By the eighth hour I was wandering some place beyond the hospital’s courtyard. I was sure that they wouldn’t have minded if I strayed too far away from their premise. They used to hold me down like I was in a cuckoo’s nest, but now with the hourglass in hand, the only stares they gave me were empty. I didn’t know where I was walking to as I pushed past branches from trees hanging down and threatening to cut me. I didn’t know where I was walking to as I dodged the rocks jutting out and threatening to trip me. I didn’t know where I was walking to as I heard the sound of an animal gasping for air. I walked towards that sound unknowingly, only to find a girl stabbing a dog in the throat. She looked up at me once I was in view. Her hands were completely red, and the white dress she wore was stained with death. She had a needle in her hand that punctured through the small dog’s throat. I wanted to vomit at the sight. I wanted even more to scream when I saw her smile, her genuine smile that stretched from one end of her face to the other.

“That’s a funny little thing,” she said with a voice that was as smooth as glass. Her hair was dyed completely white, but it reached behind her almost to her ankles. Her face was mixed with some kind of blush and her lips were covered in red that wasn’t the blood of the dog. She stood up and dropped the corpse of the dog in the motion. She was little more over the cusp of adulthood , and if not for the blood of her hand, the sullied empty needle in her other, I might have called her beautiful.

“They gave you that, and they gave me this. Goes to show what this world is made of, huh?”

“They gave you a needle?” She pressed the needle into her arm, but there was no liquid to flow. It jabbed into her skin with the end still dirtied with the dead dog’s blood.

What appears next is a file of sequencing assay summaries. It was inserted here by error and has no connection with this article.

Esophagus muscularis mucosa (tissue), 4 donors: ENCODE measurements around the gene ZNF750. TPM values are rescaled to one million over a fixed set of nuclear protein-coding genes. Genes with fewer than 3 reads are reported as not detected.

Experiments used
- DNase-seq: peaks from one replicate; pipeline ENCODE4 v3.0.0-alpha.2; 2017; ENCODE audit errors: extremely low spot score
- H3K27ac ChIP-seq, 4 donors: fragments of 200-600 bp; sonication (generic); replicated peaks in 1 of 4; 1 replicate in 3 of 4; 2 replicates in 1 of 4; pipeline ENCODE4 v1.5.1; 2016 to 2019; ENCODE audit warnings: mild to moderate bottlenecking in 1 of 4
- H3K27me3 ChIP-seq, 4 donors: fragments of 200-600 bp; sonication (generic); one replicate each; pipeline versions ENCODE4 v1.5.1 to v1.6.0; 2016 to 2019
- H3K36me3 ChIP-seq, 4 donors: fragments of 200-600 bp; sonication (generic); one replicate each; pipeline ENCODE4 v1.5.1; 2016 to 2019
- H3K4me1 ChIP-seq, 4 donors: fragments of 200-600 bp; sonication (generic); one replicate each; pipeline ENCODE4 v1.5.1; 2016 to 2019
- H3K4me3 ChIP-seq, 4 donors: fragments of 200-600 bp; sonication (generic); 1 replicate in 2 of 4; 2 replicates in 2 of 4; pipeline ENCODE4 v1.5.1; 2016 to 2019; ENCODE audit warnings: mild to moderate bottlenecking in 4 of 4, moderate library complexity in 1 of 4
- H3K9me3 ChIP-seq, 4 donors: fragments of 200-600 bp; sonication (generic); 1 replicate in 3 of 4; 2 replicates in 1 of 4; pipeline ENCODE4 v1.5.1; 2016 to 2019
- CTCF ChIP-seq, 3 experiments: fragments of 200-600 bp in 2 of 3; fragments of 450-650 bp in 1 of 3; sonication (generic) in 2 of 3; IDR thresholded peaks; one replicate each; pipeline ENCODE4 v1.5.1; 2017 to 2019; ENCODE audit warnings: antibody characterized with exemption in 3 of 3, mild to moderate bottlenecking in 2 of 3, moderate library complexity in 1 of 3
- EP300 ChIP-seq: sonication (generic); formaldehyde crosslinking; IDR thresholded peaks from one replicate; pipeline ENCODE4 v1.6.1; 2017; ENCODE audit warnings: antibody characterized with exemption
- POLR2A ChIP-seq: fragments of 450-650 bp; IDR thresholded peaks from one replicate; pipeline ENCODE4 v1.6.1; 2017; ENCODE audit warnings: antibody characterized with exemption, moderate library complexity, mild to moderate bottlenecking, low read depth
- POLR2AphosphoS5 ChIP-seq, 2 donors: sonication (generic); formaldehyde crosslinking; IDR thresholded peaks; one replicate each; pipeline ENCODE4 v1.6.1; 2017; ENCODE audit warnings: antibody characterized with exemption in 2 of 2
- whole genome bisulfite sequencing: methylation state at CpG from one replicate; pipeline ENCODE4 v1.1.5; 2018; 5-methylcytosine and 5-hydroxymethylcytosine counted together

“They gave me a way out,” she answered.

“And you gave it away.”

“I offered it to him. You see–” She kicked the corpse, flipping it towards me, “Everything’s going to die. You and me, so did he. I just gave him a head start.”

“And you’re fine with that? You must be crazy if you think that’s fine?” She smiled.

“Do you know about war? The middle east? Agent Orange? Euthanasia?”


“Different than what I’m doing? The only difference is that you’re here.” Her voice was exactly like glass. It was sharp, and yet for some reason as it jabbed into me, I felt elated. It was a reflection that I saw within her voice, and within her clear eyes. There was transience about the way she spoke, about how each word slipped out of her mouth and into my world.

“Did you know that in the second world war, they made these small little pills filled with cyanide? Spies would carry them. If they got caught, then all they needed to do was eat one, and never have to go through torture. But why do that now? I’m not going be tortured. I’m going to die peacefully.” Her words were haunting, and yet I couldn’t stop listening to her speak. She was entrancing in her bloodstained dress, and I wondered what her snake-like fingers would feel grasping onto my neck.

“It’s a good thing you found me, I need your help.”

“If it doesn’t involve any more murder–”

“Please. If you think I’m a murderer, than what about that hourglass in your hand?”

“I’m going to die anyway.”

“And you think they couldn’t have prevented it?”


“Was what? Fate? Destiny? Inevitable? Don’t give me that. You think you’re any special just because you’re going to die at the end of the day? No. You’re special if you can pay for it.” Her smile was demonic, but if it was a demon, then surely it was a succubus. I followed her to some place beyond the origin of my hourglass. By this point, I wondered if any of the staff were worried where I had went off to. By this point, I wondered if I was already a number in their books. By this point, I wanted to leave the hourglass behind, to not see that I was almost at my ninth hour.